By Emily herpes dating sites You’ve created your profile and filled it with witty and charming tidbits of information like how arty you are, Game of Thrones is your favourite show, you love your family and friends and you have an adorable cat. You’ve perfected the art of the selfie and carefully picked out your most flattering pictures from your last holiday, showing how fun-loving you are but also how you’re a self-actualised modern woman who’s looking for someone to share adventures with. Or you maybe you skipped all that, put up two boring pictures of yourself and only uploaded one text box that says, “Ask me.”
Whatever your approach, at some point you’ll want to start having some conversations with people about how much you love long walks on the beach or something. You’ve visited a few profiles, sent some Likes and even Wishlisted a couple of people that you thought were really cute, but now the time has come for you to send a message. Here are our tips for sending the first message:
- Think about what kind of interaction you want to have with this person – are you looking for friendship, romance and would that be long term or short term ?? One style of language will suit one and not necessarily the other. If you want to make friends, it’s probably not a great idea to tell someone how sexy they are in their pictures, so just give a thought to your intention.
- Cut it with generic messages – How special do you feel when someone messages you and says, “I loved that picture of you at Comic Con last year, I’d love to go this year. Did you enjoy it?’ That’s nice, right? They showed an interest, actually looked at your profile and want to talk to you about a common interest. And how special do you feel when someone says, ‘Hi, how’s it going?’ Er, not very. Stop sending messages that are generic, copy and pasted to 20 different people and actually try to have a real conversation with someone.
- Take your time – Remember, you literally have all the time in the world to look at someone’s profile and think about what you want to say, so if in real life you often feel flustered, just take your time.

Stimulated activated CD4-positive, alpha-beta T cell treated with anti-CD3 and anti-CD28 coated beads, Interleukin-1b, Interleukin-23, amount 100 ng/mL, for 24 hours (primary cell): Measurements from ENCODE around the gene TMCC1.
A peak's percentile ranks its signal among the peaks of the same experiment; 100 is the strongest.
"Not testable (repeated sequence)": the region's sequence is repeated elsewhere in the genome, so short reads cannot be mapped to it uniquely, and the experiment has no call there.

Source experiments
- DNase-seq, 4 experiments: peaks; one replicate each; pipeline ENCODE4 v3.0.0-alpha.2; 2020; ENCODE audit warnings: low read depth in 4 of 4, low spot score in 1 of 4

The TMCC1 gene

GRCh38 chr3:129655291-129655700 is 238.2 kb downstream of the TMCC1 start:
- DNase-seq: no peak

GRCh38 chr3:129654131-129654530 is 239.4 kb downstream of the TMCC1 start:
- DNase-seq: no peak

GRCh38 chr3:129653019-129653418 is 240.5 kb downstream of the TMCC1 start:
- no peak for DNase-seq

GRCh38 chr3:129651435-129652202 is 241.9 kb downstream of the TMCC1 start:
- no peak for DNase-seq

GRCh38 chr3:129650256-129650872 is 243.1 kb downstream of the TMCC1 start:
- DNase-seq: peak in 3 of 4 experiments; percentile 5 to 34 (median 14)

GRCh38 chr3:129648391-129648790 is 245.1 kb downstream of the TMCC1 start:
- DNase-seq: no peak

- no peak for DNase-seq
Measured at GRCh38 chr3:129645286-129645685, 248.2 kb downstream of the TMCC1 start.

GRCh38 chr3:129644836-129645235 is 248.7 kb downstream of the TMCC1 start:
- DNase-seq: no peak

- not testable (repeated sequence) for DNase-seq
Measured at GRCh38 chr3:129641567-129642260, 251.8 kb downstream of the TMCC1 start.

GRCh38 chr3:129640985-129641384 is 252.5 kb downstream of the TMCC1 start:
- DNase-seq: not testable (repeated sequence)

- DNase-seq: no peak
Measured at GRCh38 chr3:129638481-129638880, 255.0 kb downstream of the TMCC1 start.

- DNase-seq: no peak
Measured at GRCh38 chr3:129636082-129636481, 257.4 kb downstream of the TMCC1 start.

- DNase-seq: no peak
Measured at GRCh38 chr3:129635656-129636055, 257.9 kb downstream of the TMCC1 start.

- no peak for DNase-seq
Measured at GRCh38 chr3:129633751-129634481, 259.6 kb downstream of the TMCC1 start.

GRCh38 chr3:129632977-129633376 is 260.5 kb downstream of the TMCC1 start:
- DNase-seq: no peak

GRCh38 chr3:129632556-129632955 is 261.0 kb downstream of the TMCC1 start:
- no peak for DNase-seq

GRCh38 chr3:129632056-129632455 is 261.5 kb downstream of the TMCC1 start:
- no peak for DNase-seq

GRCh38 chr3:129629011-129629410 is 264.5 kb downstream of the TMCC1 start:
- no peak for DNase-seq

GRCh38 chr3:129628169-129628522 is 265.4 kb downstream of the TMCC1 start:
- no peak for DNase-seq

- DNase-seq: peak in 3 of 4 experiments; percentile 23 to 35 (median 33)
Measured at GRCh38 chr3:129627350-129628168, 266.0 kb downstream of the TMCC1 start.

- Don’t admit to awkwardness – If you really are awkward in real life, you don’t actually have to tell everyone that and the first message is definitely not the time to do that. Feel free to tell them later but talking about your social awkwardness right off the bat puts the other person in the position of feeling responsible for carrying the conversation and trying to make you feel comfortable – they don’t know you yet and they shouldn’t have to do that!
- You are allowed to message ANYONE YOU WANT – Online dating is all about sending messages so it doesn’t help to say anything along the lines of ‘I hope it’s OK that I messaged you.’ You’re allowed to message whomever you like and you don’t need to pre-apologise for doing it.
- Show your funny side – If you feel confident enough to, it never hurts to open with a joke or a line that’s just on the right side of cheesy; you’ll show you have a sense of humour and you’ll break the ice, erasing any first message awkwardness.
- Don’t come on too strong – you might be lonely, desperate and looking for your future wife but who wants to hear that straight away? It’s super overwhelming to get a really personal, intimate message as the start of the conversation – again, you’re putting a lot of responsibility onto the other person before they know you.
- Be prepared for the response or lack of one – Know that if you don’t get a response that there are a million reasons why and you shouldn’t take it as confirmation that you are the worst person ever. What if they’re busy, they’re not sure what to say to you right now, have forgotten that you sent the message, have decided they’re not ready to date right now and they were just checking out the app? OR what if they’re just not into you? All of these reasons need to be accepted because everybody’s got their own story. Put it this way, when you walk into a bar there is a relatively small number of people in there and when you’re face to face with one of them, they’re more likely to actually talk to you. Online there are thousands of people and you’re all using a phone to communicate, so there isn’t the urgency or the social etiquette that requires them to reply. At some point, you may find yourself not wanting to reply to someone and you’ll have your own reasons for doing that.
Emily is the Community Manager of Dattch as well a part-time film reviewer and full-time cookie monster. She can’t walk in heels, is a cross-breed of Essex girl and Londoner and makes cupcakes like nobody’s business. Find further nonsense from Emily on Twitter